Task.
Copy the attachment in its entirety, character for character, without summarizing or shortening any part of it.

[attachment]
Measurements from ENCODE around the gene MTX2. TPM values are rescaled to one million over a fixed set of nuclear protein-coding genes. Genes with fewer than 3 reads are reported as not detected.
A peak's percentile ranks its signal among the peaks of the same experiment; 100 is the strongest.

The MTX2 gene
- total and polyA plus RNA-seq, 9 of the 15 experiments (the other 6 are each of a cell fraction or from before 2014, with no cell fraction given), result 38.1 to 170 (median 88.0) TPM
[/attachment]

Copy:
Measurements from ENCODE around the gene MTX2. TPM values are rescaled to one million over a fixed set of nuclear protein-coding genes. Genes with fewer than 3 reads are reported as not detected.
A peak's percentile ranks its signal among the peaks of the same experiment; 100 is the strongest.

The MTX2 gene
- total and polyA plus RNA-seq, 9 of the 15 experiments (the other 6 are each of a cell fraction or from before 2014, with no cell fraction given), result 38.1 to 170 (median 88.0) TPM